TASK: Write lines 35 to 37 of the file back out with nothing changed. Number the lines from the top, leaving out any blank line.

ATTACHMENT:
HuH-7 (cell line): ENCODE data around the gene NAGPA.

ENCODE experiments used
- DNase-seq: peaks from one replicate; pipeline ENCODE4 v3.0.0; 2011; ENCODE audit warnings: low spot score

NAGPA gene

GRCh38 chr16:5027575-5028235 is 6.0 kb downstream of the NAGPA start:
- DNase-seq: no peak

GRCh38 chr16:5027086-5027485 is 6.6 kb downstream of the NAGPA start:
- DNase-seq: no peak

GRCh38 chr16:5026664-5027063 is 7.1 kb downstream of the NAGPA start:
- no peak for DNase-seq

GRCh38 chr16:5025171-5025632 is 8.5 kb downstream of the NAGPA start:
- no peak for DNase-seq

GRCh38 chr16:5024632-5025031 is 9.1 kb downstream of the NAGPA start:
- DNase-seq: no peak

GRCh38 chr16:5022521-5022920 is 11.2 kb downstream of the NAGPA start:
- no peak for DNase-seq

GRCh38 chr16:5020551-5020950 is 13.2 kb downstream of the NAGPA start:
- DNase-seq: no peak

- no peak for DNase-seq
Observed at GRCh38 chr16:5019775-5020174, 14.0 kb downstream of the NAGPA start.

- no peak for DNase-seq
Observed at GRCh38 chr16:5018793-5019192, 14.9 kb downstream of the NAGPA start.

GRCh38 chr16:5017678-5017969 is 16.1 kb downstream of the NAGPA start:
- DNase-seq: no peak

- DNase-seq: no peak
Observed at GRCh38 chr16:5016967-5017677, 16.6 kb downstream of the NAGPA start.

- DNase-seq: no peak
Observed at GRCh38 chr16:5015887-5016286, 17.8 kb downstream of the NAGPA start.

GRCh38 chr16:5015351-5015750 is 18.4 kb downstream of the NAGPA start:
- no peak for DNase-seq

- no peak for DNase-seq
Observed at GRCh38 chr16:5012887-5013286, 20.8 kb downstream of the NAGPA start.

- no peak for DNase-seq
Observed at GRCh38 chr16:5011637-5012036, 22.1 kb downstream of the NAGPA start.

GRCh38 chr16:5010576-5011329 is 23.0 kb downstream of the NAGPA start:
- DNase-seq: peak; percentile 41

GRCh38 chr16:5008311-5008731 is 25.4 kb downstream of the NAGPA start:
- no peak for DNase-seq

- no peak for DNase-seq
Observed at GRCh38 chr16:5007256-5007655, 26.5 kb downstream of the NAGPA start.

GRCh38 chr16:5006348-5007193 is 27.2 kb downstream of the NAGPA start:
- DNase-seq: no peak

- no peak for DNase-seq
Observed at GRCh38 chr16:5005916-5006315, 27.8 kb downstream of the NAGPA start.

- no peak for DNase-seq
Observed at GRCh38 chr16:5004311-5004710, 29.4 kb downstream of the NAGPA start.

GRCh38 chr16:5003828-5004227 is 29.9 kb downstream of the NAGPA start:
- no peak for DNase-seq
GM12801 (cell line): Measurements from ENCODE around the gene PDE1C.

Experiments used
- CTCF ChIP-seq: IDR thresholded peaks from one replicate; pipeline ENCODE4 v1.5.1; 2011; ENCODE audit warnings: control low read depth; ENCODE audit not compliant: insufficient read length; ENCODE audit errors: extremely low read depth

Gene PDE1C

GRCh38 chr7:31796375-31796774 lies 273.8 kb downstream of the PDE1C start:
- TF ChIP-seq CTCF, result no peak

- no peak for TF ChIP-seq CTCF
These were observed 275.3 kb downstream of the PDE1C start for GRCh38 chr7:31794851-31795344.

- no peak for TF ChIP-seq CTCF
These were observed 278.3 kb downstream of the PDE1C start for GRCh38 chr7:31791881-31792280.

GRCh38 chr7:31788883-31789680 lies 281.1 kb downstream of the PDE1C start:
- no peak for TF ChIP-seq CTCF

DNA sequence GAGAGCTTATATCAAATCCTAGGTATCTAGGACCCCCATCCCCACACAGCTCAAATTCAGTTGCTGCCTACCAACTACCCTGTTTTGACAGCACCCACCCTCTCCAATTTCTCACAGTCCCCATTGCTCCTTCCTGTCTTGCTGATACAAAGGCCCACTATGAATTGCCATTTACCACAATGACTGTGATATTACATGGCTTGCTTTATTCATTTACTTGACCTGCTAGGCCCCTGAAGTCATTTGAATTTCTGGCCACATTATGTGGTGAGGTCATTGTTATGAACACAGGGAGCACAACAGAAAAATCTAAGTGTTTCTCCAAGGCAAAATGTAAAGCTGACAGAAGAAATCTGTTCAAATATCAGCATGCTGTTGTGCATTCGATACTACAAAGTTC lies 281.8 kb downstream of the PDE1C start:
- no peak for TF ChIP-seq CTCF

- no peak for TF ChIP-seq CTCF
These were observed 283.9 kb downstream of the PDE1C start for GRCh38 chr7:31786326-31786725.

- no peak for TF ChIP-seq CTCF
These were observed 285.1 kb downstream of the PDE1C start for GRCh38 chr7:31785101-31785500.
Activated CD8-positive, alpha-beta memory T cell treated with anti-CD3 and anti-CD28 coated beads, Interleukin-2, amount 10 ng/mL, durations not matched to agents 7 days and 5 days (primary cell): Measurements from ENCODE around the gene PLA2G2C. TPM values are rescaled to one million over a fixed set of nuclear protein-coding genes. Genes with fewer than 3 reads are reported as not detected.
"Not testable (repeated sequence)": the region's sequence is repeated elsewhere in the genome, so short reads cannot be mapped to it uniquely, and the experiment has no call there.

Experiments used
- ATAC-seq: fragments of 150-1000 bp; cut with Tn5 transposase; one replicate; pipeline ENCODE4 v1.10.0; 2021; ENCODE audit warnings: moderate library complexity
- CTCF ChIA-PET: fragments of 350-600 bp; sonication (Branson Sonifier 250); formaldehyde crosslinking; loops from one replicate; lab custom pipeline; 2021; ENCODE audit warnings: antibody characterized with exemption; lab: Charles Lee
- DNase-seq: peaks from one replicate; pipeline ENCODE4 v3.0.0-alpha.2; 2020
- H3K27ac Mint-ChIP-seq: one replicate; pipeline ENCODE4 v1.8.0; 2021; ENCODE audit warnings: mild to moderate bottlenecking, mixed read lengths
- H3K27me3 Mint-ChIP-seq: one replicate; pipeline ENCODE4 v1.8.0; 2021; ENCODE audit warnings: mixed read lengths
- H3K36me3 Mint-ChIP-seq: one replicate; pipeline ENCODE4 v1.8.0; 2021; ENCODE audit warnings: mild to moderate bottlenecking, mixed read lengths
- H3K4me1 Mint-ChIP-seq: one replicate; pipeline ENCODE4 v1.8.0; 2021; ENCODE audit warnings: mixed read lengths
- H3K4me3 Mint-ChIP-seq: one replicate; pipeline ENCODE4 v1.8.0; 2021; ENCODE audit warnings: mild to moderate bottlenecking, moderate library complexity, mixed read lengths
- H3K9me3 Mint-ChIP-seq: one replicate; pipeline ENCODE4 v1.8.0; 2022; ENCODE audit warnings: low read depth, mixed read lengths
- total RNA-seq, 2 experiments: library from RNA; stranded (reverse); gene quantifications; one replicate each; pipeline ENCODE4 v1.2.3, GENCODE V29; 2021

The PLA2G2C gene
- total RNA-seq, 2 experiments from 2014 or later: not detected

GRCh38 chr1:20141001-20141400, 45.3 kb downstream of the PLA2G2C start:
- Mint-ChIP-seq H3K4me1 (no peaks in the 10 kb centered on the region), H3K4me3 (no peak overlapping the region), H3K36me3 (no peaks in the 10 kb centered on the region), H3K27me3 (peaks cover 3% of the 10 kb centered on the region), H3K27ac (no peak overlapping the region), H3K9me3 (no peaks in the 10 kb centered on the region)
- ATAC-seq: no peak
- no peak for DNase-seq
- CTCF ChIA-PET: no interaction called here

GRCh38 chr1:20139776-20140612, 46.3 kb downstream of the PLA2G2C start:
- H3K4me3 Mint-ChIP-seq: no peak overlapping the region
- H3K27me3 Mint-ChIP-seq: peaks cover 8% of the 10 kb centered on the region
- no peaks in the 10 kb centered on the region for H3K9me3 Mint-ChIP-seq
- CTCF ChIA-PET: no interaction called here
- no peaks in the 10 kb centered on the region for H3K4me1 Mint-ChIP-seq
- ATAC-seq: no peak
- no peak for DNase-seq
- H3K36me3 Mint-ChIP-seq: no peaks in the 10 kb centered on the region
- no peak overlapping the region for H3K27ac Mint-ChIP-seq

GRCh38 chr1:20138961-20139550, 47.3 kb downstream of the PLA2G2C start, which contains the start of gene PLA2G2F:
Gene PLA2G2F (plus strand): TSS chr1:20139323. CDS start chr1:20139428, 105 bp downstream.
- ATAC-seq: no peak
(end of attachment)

GRCh38 chr16:5010576-5011329 is 23.0 kb downstream of the NAGPA start:
- DNase-seq: peak; percentile 41

GRCh38 chr16:5008311-5008731 is 25.4 kb downstream of the NAGPA start: